Indonesia is short of skilled engineers. A country with a population of 250 million, it currently has 57 million skilled workers. It needs 113 million by 2030. Indonesia has an annual shortage of around 30,000 engineering graduates per year. This shortage is a hurdle to infrastructure development and growth of the manufacturing industry.

Skills shortage and productivity is hampering government’s agenda to carry out multi-billion dollars worth of infrastructure development, covering ports, airports to highways and new power plants.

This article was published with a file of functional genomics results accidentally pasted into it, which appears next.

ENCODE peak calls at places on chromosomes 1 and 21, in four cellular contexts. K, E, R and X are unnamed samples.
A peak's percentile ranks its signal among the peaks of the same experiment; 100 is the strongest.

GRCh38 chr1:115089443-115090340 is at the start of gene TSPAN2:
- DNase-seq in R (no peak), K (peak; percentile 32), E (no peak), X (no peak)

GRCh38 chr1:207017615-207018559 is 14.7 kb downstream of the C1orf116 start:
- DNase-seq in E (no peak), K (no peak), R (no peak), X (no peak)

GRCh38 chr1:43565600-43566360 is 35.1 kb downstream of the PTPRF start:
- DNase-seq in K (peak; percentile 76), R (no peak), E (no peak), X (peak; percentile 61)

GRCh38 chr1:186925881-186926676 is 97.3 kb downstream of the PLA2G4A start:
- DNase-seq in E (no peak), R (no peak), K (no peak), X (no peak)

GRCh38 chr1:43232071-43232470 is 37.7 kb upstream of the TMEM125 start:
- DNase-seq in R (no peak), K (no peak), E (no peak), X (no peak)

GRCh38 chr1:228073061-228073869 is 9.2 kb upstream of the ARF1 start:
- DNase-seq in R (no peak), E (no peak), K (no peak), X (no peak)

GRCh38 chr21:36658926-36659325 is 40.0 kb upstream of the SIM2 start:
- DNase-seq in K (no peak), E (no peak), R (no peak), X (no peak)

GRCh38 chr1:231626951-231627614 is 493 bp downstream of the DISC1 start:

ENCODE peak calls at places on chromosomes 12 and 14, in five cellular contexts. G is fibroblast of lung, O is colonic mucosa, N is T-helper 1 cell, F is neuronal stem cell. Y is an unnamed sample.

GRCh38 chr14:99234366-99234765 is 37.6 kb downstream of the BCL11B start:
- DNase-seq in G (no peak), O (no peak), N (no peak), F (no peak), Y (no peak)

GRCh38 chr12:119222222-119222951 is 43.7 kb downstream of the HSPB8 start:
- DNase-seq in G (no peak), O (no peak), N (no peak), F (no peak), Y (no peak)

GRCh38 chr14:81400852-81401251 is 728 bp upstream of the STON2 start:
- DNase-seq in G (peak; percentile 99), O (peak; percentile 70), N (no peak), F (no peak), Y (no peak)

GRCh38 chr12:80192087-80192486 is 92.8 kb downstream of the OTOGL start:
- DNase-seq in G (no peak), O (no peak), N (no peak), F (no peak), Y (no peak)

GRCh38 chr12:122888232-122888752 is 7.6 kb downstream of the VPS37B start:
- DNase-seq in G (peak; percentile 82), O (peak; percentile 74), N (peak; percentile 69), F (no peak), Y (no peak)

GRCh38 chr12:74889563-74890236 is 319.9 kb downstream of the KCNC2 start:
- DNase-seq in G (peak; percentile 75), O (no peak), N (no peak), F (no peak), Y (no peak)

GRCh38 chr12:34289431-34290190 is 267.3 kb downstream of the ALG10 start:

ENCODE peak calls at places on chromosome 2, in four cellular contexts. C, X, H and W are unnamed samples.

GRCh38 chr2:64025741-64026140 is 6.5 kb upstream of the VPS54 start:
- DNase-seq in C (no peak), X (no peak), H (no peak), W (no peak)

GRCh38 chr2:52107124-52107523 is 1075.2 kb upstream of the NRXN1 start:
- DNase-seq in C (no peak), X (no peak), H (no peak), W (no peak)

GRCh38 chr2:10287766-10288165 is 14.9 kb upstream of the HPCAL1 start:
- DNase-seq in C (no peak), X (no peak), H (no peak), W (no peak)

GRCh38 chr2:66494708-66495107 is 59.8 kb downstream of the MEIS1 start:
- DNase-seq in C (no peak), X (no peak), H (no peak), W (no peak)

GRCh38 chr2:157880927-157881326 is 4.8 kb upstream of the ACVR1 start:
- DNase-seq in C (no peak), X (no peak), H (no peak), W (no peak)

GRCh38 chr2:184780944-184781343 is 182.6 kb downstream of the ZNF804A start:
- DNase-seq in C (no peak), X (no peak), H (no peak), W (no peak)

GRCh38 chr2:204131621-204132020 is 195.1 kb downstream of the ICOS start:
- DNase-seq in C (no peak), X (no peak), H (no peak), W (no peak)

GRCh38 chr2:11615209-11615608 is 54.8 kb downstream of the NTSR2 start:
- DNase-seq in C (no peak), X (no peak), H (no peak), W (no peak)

Challenges:

  1. More than half of the engineering graduates produced by Indonesia go on to careers in other fields, like banking, because those jobs provide better incomes;
  2. Indonesian graduates in a variety of fields take unrelated jobs not because they pay more, but because they cannot find work in their chosen profession;

  3. Deep problems with the country’s educational system. Just 43 percent of Indonesians have completed primary school.  A June study by the Organization for Economic Cooperation and Development that looked at 34 countries found that Indonesians working in Jakarta scored last in literacy, numeracy and problem solving.

More news: Indonesia’s dire need for engineers is going unmet